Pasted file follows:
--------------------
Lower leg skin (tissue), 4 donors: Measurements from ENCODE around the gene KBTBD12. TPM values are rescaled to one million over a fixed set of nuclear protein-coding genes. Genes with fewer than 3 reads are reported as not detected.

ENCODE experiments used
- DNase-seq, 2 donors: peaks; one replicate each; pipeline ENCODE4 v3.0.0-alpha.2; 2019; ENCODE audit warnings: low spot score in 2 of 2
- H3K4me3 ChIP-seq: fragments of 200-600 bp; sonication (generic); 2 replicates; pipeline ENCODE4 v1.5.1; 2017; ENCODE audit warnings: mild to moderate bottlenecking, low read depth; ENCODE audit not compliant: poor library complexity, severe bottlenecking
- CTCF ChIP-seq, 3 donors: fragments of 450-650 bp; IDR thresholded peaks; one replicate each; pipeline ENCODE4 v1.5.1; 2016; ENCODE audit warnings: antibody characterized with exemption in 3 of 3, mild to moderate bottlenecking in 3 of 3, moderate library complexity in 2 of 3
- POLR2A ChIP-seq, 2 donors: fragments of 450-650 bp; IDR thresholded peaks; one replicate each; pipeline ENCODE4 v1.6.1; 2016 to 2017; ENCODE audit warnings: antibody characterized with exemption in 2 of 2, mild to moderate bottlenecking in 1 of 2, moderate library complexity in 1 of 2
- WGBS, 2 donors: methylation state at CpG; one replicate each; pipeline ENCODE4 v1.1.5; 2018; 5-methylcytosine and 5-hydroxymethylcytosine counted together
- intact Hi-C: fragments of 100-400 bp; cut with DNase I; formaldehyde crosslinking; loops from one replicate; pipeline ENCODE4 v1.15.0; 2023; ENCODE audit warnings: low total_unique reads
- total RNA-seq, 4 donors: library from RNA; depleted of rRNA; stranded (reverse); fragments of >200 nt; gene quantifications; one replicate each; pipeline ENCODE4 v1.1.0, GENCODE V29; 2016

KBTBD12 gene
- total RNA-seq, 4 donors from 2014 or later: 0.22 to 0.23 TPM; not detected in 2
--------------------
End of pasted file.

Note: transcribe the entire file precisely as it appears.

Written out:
Lower leg skin (tissue), 4 donors: Measurements from ENCODE around the gene KBTBD12. TPM values are rescaled to one million over a fixed set of nuclear protein-coding genes. Genes with fewer than 3 reads are reported as not detected.

ENCODE experiments used
- DNase-seq, 2 donors: peaks; one replicate each; pipeline ENCODE4 v3.0.0-alpha.2; 2019; ENCODE audit warnings: low spot score in 2 of 2
- H3K4me3 ChIP-seq: fragments of 200-600 bp; sonication (generic); 2 replicates; pipeline ENCODE4 v1.5.1; 2017; ENCODE audit warnings: mild to moderate bottlenecking, low read depth; ENCODE audit not compliant: poor library complexity, severe bottlenecking
- CTCF ChIP-seq, 3 donors: fragments of 450-650 bp; IDR thresholded peaks; one replicate each; pipeline ENCODE4 v1.5.1; 2016; ENCODE audit warnings: antibody characterized with exemption in 3 of 3, mild to moderate bottlenecking in 3 of 3, moderate library complexity in 2 of 3
- POLR2A ChIP-seq, 2 donors: fragments of 450-650 bp; IDR thresholded peaks; one replicate each; pipeline ENCODE4 v1.6.1; 2016 to 2017; ENCODE audit warnings: antibody characterized with exemption in 2 of 2, mild to moderate bottlenecking in 1 of 2, moderate library complexity in 1 of 2
- WGBS, 2 donors: methylation state at CpG; one replicate each; pipeline ENCODE4 v1.1.5; 2018; 5-methylcytosine and 5-hydroxymethylcytosine counted together
- intact Hi-C: fragments of 100-400 bp; cut with DNase I; formaldehyde crosslinking; loops from one replicate; pipeline ENCODE4 v1.15.0; 2023; ENCODE audit warnings: low total_unique reads
- total RNA-seq, 4 donors: library from RNA; depleted of rRNA; stranded (reverse); fragments of >200 nt; gene quantifications; one replicate each; pipeline ENCODE4 v1.1.0, GENCODE V29; 2016

KBTBD12 gene
- total RNA-seq, 4 donors from 2014 or later: 0.22 to 0.23 TPM; not detected in 2